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Kathleen O'Toole, News Service (650) 725-1939;

Annan urges graduates to be stewards of globe's natural environment

Tears flowed freely under mortarboards as the final strains of the Stanford Hymn, sung by the chamber chorale, signaled the closing chapter for Stanford's 109th graduating class on Sunday morning, June 11, and the final time President Gerhard Casper would confer the degrees.

Under the mildest commencement-day sun in years and on a new, collapsible stage built solely for commencement mornings, Casper conferred 4,815 degrees, bringing the total to 36,506 during his eight-year presidency, which ends Aug. 31.

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The commencement ceremony drew approximately 25,000 people to Stanford Stadium where Kofi Annan, secretary-general of the United Nations, and Casper provided dignified, serious remarks to counterbalance the silly processional antics of a healthy portion of graduating seniors, a Stanford tradition.

In what is known as the "wacky walk," students paraded into the stadium dressed in modified black robes ­ portraying everything from M&M candies and Pokémon to Chinese dragons and yellow schoolbuses. The lush field that is normally reserved for NCAA sports was quickly spattered with pick-up games of horseshoe, twister, tetherball, croquet, bowling and baseball, with a cardboard tube for a bat and paper wads for balls. There were watergun fights, twist and ballroom dancing demonstrations, rope jumping displays, plenty of seniors talking to their relatives in the bleachers via cell phones, and a few carrying political banners urging the end of U.N. economic sanctions against Iraq or endorsing a "living wage" for all.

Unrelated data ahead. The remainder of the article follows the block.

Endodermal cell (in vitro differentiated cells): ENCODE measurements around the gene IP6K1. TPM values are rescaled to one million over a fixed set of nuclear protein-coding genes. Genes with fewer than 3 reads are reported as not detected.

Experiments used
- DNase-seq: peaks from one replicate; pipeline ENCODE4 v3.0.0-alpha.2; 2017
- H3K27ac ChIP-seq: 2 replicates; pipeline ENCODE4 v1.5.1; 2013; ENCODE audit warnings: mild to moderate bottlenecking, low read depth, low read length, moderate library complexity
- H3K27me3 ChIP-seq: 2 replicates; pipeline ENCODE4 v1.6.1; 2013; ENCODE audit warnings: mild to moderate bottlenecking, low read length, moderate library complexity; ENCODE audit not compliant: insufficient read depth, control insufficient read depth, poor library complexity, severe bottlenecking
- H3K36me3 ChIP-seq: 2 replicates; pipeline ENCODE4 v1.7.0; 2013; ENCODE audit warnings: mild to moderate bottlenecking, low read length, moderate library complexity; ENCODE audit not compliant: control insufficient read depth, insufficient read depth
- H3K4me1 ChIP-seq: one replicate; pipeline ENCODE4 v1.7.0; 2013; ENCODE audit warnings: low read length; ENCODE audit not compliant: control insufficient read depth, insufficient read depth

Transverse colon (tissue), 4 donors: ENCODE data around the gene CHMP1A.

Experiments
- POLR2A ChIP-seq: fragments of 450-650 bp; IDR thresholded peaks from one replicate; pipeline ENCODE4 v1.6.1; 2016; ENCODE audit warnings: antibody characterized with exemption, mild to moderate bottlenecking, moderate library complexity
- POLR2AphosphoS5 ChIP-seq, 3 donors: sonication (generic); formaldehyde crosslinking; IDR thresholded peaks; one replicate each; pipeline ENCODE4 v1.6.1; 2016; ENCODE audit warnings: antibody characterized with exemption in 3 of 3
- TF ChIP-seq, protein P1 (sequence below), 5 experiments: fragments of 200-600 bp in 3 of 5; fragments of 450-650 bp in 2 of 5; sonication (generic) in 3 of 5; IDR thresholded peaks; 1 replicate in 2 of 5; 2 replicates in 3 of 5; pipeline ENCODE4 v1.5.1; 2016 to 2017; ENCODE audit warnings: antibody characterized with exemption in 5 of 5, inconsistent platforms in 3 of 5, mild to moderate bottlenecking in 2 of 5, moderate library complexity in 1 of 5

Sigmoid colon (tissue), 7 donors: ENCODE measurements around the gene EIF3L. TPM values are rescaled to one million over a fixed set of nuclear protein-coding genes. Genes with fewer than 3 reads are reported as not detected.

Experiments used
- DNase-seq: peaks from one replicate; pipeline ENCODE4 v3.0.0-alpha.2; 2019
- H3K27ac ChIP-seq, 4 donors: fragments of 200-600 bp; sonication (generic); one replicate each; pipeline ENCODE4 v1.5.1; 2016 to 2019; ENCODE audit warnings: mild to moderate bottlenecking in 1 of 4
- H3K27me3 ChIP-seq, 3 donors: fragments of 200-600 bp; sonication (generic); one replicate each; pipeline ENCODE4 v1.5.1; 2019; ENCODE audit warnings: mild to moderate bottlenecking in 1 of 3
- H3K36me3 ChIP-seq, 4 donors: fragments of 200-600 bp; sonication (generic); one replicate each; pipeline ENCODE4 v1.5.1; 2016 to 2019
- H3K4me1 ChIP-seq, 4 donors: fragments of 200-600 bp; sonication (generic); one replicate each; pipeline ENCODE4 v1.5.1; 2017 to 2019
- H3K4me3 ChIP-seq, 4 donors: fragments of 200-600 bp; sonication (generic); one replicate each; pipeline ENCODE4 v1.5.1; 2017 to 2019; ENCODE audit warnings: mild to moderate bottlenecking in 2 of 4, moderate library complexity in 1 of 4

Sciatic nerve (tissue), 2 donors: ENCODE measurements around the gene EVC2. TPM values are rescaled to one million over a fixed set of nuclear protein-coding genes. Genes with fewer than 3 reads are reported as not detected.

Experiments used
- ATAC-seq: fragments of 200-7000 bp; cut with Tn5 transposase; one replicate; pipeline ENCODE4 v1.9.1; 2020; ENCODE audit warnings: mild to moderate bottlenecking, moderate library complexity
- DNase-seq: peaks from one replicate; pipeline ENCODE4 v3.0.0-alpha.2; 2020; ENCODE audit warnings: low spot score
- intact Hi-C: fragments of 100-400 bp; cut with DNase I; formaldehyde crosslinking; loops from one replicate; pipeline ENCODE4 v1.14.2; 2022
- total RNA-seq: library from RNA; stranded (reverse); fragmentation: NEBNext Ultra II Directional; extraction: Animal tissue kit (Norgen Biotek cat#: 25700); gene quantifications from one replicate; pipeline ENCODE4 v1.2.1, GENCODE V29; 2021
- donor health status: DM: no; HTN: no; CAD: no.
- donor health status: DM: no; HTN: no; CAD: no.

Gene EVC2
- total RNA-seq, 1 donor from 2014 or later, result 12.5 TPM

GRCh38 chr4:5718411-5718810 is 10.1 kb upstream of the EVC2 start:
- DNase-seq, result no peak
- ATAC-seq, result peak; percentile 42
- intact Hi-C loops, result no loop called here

Annan, aware of the Silicon Valley's reputation for leading the communications revolution, prompted laughter when he said he suspected some in the audience were "sending each other e-mails with your Palm Pilots even as I speak!" In this world of "collapsing borders and connections among people," the secretary-general urged his audience to take time to reflect upon the precarious state of the globe's natural environment and build a "new ethic of global stewardship."